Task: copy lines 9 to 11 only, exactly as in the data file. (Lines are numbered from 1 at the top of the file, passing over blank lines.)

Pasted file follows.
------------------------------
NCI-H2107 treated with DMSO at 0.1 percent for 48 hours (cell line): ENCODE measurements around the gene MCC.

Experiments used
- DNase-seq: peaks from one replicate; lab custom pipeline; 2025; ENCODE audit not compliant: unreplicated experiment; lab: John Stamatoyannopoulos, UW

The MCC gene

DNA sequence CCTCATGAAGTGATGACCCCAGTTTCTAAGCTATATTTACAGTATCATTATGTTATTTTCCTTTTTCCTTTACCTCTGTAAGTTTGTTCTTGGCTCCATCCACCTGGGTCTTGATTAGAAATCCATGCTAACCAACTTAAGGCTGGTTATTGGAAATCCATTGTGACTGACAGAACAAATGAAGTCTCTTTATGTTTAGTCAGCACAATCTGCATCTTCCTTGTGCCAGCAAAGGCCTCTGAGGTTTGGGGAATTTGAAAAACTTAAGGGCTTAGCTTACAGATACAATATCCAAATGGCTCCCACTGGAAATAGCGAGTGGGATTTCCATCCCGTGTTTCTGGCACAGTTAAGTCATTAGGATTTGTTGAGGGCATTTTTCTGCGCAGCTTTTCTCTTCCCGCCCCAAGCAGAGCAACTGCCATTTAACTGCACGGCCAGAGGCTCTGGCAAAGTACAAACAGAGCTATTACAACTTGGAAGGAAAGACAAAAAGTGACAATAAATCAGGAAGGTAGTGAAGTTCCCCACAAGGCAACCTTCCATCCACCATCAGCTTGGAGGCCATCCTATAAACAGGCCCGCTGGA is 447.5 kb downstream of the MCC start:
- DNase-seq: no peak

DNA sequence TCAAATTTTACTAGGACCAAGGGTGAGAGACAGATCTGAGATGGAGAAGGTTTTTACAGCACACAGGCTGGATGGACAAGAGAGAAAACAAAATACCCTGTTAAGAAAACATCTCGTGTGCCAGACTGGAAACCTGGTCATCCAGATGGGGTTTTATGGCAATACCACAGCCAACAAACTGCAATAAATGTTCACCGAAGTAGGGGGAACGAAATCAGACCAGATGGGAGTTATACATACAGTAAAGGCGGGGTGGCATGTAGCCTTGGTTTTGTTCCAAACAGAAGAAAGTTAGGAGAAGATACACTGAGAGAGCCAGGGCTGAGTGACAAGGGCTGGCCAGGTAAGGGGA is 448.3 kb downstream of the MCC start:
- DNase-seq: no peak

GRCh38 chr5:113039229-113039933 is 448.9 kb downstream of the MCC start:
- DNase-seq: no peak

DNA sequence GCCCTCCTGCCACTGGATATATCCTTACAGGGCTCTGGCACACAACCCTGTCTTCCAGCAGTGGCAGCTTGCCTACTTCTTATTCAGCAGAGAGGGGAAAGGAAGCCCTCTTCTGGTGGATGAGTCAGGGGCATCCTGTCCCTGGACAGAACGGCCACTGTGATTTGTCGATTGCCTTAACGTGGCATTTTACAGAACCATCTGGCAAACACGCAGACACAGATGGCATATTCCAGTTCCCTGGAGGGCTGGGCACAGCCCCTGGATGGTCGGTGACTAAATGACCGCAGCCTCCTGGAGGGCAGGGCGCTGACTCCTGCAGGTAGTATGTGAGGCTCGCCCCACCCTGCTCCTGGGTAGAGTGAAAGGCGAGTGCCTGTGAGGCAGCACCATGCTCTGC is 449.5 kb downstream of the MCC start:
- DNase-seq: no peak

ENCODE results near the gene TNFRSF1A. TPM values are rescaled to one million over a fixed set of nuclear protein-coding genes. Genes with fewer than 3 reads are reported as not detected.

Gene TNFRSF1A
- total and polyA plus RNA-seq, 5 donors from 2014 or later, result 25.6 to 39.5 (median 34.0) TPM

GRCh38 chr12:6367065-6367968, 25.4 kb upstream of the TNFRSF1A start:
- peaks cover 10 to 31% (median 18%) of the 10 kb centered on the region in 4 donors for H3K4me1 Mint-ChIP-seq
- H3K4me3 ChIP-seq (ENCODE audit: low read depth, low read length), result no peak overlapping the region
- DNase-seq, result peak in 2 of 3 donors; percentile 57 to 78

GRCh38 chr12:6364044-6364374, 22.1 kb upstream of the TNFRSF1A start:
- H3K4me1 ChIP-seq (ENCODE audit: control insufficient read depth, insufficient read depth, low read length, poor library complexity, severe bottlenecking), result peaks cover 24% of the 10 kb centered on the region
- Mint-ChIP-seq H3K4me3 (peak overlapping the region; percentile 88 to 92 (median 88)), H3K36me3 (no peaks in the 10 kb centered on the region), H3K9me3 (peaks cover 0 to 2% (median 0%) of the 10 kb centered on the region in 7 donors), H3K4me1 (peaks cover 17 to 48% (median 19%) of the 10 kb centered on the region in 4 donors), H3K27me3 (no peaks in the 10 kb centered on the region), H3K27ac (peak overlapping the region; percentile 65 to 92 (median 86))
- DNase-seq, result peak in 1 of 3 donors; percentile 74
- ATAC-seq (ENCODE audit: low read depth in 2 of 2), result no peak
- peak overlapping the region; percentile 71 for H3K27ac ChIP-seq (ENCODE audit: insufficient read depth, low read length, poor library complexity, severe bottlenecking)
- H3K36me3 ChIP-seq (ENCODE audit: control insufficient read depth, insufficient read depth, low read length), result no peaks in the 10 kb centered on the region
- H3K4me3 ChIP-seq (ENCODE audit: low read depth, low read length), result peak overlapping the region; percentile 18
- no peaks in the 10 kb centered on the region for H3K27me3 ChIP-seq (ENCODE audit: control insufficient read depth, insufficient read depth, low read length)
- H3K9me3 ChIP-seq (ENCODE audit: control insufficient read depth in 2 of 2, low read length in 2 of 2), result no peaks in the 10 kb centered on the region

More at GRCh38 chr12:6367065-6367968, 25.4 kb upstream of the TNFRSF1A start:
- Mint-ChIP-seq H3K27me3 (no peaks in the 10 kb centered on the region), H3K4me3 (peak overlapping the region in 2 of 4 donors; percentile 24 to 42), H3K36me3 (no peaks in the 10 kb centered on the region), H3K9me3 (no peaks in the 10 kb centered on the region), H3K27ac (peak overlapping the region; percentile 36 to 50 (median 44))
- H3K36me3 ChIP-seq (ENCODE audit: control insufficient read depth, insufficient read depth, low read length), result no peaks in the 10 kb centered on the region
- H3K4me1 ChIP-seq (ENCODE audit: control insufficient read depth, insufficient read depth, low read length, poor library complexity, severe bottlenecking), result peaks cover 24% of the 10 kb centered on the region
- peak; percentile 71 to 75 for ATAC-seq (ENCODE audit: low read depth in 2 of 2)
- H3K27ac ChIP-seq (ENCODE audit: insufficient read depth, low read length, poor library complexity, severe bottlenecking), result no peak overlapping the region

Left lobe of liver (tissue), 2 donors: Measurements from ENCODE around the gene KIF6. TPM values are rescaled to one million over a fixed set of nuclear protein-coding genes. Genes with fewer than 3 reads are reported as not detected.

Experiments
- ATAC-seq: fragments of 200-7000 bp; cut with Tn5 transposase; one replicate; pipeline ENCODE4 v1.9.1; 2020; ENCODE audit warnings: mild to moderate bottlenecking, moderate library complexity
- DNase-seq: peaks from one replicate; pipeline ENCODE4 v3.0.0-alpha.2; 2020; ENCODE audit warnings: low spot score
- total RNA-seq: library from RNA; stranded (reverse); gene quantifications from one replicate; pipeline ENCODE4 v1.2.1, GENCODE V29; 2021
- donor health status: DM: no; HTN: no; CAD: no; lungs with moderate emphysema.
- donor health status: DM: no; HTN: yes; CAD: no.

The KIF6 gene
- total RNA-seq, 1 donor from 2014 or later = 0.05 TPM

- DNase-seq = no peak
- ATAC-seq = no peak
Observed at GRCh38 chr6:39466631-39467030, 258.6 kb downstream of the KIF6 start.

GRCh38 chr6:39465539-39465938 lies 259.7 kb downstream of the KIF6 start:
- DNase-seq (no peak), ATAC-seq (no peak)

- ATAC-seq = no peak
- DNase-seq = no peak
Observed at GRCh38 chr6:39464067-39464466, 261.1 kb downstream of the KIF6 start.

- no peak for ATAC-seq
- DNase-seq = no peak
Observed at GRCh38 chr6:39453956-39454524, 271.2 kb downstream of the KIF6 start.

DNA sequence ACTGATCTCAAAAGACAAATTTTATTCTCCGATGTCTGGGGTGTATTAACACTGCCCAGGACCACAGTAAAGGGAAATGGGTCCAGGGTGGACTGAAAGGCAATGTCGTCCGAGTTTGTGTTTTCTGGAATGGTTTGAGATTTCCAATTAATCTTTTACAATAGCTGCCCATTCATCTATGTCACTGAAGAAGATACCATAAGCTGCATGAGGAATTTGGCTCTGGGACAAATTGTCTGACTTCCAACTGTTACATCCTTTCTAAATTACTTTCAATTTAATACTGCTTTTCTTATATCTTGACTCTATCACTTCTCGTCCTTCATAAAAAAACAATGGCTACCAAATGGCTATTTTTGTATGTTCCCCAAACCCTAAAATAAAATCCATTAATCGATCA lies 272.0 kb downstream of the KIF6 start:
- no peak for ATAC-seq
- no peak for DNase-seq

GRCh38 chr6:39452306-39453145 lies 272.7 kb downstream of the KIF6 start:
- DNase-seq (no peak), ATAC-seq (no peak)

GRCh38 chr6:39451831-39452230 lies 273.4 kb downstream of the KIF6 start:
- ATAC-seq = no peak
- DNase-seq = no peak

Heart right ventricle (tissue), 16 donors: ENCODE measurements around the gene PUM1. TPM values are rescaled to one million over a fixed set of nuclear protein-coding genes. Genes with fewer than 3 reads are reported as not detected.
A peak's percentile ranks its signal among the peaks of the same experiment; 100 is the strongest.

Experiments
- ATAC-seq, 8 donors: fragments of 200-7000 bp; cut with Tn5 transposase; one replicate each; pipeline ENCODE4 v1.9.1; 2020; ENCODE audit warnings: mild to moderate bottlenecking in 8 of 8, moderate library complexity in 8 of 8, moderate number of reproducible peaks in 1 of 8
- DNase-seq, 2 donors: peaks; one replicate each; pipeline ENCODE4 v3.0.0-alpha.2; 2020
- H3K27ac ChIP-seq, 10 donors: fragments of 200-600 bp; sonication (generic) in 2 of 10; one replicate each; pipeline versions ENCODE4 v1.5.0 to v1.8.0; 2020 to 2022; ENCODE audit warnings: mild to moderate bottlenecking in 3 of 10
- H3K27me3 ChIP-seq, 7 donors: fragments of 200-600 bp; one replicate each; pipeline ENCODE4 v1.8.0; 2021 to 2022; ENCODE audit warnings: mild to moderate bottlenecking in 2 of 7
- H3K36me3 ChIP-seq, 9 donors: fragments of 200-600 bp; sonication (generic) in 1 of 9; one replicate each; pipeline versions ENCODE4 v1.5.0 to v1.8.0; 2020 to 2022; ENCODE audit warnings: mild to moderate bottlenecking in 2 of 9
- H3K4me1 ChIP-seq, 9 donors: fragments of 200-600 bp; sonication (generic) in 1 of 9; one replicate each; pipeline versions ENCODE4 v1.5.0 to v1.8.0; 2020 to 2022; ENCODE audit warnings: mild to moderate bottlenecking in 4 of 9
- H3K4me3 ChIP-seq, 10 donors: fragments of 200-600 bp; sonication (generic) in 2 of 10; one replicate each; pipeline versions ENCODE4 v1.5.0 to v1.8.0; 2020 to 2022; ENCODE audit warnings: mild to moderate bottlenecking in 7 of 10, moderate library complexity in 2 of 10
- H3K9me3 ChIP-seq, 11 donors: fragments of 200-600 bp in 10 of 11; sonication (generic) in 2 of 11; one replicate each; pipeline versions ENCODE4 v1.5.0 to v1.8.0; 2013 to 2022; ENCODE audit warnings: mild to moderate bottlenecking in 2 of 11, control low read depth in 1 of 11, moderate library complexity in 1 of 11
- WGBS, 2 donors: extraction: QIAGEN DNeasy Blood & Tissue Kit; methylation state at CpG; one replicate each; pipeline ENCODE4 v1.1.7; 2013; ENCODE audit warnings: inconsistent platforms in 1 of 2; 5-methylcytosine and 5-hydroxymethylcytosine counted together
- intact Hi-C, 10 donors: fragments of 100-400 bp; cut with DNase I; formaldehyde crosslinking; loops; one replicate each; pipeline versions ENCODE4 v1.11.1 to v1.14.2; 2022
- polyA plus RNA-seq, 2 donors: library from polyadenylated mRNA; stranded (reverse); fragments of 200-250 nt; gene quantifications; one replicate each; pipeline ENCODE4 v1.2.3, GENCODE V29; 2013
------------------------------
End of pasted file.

GRCh38 chr5:113039229-113039933 is 448.9 kb downstream of the MCC start:
- DNase-seq: no peak

DNA sequence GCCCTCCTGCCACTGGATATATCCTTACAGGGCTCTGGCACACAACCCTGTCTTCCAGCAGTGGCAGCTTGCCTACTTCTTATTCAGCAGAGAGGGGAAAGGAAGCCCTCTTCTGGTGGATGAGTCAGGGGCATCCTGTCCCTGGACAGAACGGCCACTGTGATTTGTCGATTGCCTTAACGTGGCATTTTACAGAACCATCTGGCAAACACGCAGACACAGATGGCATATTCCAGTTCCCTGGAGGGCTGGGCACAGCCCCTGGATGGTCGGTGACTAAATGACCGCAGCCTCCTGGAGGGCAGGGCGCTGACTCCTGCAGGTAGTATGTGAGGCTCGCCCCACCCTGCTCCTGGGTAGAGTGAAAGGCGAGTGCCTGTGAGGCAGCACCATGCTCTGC is 449.5 kb downstream of the MCC start: